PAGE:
You can also use it to store information such as name-value pairs which help in the logic of the custom step. (Of course, this is not mandatory. Since the custom step is merely your own class, you can define and use your own private member variables as you wish).

As I mentioned in the Introduction section above, large scripts can soon become unmaintainable and so another important use for the context is to store configuration data that is used across test steps. For very simple test cases where we utilise only a couple of steps, this may not seem very useful, but as the test cases get bigger and when data gets duplicated, the storing of parameters in the context becomes crucial.

Using the Context : Basics

A simple way to think about Context is that it can be used like Nant properties. In NAnt we would declare a property variable with a specific name and store a value in it. Then in all the tasks you simply refer to the property using ${propertyname} and the system picks up the appropriate value.

In BizUnit, out of the box, we would first create a FileValidate step to point to our configuration data file. This step loads the file into memory (to avoid losing the file, set the <DeleteFile> to false). After this we can use the XmlContext Loader, TextContextLoader or RegExContextLoader to extract data from the source file.

The choice of context loader depends on the format of the data. The XmlContextLoader expects you to supply XPath expressions that allow it to navigate the source data and extract the values. The RegEx context loader expects to be supplied a regular expression to be applied to the source data (and strictly speaking, as long as the regular expression is correct it does not matter if the file is Xml or Text). The TextContextLoader is slightly different. It works like the Substring() method and the old VB6 Mid$() functions and looks for a specified pattern, index and string length to retrieve data from the file. (See below for a detailed example).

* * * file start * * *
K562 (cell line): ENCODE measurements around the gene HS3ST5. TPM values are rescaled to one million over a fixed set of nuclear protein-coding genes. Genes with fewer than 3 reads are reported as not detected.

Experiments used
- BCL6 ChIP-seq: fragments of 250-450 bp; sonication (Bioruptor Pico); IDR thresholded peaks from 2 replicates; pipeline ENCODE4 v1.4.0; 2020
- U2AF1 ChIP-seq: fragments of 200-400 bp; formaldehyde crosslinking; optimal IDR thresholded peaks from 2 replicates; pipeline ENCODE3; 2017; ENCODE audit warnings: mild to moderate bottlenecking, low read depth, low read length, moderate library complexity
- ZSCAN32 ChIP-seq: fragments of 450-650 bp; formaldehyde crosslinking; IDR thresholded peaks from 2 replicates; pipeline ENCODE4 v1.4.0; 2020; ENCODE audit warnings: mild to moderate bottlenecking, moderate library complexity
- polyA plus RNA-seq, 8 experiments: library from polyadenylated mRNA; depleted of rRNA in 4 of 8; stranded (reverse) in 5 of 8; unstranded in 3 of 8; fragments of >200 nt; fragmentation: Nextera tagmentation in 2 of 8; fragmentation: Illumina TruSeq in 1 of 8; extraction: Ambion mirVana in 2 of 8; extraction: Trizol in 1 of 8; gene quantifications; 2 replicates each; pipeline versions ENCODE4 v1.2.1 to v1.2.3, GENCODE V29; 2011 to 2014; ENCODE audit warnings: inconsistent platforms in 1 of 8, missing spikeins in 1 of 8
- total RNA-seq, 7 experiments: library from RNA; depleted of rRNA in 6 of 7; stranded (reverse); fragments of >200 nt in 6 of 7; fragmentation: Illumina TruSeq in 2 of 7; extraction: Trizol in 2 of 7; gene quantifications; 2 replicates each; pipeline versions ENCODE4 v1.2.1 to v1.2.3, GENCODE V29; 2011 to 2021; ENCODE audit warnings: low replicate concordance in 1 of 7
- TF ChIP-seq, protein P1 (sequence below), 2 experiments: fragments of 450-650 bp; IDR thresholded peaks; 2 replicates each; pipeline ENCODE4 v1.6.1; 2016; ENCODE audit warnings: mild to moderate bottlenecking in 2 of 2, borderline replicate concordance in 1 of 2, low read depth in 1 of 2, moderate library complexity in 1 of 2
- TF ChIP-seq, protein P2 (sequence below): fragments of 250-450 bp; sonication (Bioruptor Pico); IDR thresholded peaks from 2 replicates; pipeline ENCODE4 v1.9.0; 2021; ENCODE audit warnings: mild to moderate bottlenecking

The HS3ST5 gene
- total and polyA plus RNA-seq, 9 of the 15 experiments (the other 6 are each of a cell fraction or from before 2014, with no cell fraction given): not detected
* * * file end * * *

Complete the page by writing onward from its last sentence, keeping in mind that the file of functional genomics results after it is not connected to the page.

Which steps support context configuration data ?

Most of the steps (one notable exception being the DotNetObjectInvoker, and this has been corrected by introducting the DotNetObjectInvokerEx) support configuration data. This is not very clear in the documentation (although there are some hints here and there). In the Xml node (corresponding to any element in the step) , we need to use the attribute "takeFromCtx = <contextkeyname>" and the system will look up the context when it executes the step.

For example, consider the following FileCreateStep. Here the context has already been loaded using the appropriate context loader.

<TestStep assemblyPath="" typeName="Microsoft.Services.BizTalkApplicationFramework.BizUnit.FileCreateStep">
<SourcePath takeFromCtx="sourcefilename"> </SourcePath>